America's Curse

Categories: Crit & Lit

The divide between two of America’s founding statesman, Thomas Jefferson and Alexander Hamilton persists today in the split ideologies of those who believe in governmental economic intervention and those who believe in true laissez-faire capitalism with no or absolute minimal government interference. Thomas DiLorenzo offers a glimpse into this struggle in his book Hamilton's Curse. As the title suggests, DiLorenzo is far from impartial in presenting this debate. DiLorenzo considers himself a Jeffersonian and his economic and political viewpoints are apparent as he argues that Hamiltonian policies have corrupted the American ideal of freedom. But does DiLorenzo’s book offer a fair judgment of American history?

 

DiLorenzo’s argument is straightforward. First he states that America was founded on a couple of key principals. One, that the governance of America was originally to happen mostly at the state level, with each state being a sovereign body, incorporating even smaller, distributed governments at the local level. The central, or “federal” government was to be a small administrative body to help coordinate interstate issues and foreign relations. The very reason why our central government is referred to as federal is that it is supposed to represent a federation of politically and economically independent states. The second principal on which America rests is the economic ideology of laissez-faire capitalism. The free market, in which people seeking profit compete and innovate for the ultimate good of society.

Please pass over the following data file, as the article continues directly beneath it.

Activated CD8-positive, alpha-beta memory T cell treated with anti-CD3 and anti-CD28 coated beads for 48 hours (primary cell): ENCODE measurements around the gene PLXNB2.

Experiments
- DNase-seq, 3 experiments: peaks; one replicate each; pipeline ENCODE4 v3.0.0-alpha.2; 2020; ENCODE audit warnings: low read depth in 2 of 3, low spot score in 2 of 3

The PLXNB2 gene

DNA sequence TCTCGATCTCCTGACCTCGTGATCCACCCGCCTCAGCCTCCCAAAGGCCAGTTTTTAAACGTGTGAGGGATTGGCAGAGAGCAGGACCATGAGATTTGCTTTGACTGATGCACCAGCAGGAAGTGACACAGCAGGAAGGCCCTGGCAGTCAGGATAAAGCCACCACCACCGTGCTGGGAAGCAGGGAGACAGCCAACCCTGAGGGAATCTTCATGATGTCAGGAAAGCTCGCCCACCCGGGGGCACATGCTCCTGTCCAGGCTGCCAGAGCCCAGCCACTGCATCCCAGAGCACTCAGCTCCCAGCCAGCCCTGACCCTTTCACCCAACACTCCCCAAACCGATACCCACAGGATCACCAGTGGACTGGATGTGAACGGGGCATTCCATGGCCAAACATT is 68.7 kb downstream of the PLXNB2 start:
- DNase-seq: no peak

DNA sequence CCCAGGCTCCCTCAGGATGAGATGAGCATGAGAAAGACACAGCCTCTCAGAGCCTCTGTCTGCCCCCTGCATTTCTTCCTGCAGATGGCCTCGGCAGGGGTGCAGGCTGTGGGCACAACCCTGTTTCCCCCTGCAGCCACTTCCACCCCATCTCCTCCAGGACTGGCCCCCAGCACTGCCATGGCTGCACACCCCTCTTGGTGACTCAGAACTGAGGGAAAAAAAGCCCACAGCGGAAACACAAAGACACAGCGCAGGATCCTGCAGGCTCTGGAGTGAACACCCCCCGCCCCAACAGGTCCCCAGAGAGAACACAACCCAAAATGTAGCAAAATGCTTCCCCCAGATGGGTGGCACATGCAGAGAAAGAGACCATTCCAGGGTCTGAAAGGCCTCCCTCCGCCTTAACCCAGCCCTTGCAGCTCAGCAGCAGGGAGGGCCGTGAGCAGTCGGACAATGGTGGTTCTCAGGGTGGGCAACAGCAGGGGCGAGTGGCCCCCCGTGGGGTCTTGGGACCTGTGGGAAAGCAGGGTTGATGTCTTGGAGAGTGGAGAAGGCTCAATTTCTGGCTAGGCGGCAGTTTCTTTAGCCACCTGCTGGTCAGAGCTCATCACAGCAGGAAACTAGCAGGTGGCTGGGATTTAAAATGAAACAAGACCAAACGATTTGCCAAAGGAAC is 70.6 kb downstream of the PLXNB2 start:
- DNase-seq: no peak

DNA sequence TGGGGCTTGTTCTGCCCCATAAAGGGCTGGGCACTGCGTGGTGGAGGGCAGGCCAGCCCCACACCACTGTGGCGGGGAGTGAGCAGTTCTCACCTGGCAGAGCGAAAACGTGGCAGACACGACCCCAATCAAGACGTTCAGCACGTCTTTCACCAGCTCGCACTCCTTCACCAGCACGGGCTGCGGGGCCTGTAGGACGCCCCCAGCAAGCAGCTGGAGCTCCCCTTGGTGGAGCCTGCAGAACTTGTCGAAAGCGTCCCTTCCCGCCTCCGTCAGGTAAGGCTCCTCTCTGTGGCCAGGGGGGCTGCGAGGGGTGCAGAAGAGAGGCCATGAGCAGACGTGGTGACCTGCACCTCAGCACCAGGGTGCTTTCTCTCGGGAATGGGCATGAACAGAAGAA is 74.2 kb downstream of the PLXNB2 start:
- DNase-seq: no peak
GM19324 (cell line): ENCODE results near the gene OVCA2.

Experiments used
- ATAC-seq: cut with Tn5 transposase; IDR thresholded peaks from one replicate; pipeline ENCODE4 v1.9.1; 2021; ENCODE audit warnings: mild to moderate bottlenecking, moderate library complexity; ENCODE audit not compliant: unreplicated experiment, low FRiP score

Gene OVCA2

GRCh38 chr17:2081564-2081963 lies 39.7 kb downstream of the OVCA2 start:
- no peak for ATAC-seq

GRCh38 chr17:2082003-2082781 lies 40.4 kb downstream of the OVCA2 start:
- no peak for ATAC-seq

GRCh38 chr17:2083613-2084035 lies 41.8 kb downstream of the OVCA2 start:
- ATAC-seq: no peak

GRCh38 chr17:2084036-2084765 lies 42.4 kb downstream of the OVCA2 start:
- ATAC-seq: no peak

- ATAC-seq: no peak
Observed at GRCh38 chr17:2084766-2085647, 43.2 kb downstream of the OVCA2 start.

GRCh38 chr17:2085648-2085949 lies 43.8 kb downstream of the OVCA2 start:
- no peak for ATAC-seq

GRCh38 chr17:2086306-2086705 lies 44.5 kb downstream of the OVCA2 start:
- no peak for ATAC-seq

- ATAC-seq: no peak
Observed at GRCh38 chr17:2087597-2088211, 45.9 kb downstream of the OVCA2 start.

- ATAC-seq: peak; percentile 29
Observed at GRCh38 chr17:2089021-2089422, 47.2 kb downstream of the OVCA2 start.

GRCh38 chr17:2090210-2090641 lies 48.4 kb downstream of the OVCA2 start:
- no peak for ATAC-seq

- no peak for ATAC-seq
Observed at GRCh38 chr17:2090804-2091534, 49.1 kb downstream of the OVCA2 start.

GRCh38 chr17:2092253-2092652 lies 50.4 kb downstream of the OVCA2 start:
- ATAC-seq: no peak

If the reader disagrees with either of these fundamental premises, he or she will have a hard time accepting the rest of DiLorenzo’s rhetoric on the subject. His arguments are essentially Jeffersonian in nature, and he champions Thomas Jefferson throughout the book as the guardian, lamentably defeated, of America’s dream. He sees Hamilton as the archetypal enemy of that dream, placing the historical blame for the current condition of America on the shoulders of Hamilton and the ideologies he espoused. He paints Hamilton as a greedy, corrupt, power hungry elitist. If that description sounds familiar, DiLorenzo may have a point about modern day America inheriting its policies from Hamilton. However, it is not how he views Hamilton that is cause for skepticism; Hamilton’s centralized notions of administration, his ties to banking, and his desire for an “American King” are all well known. It is DiLorenzo’s unflinching belief in the dream of theoretically perfect capitalism that makes his arguments suspect.

 

DiLorenzo believes and adamantly argues that given the right conditions, the free market would be an ideal system. He argues that it is government intervention and subsidy that has corrupted an otherwise immaculate system of economic relation. This kind of willful naivety about capitalism brings to mind the old adage that “Communism works in theory, but not in practice.” People say that without blinking an eye, but say the same of capitalism things are much different. It is DiLorenzo’s omission of the many faults and failures of so called pure capitalism that makes his often valid criticisms of Hamiltonian policies seem less like an objective observation and more like a propagandistic tool to further his libertarian agenda.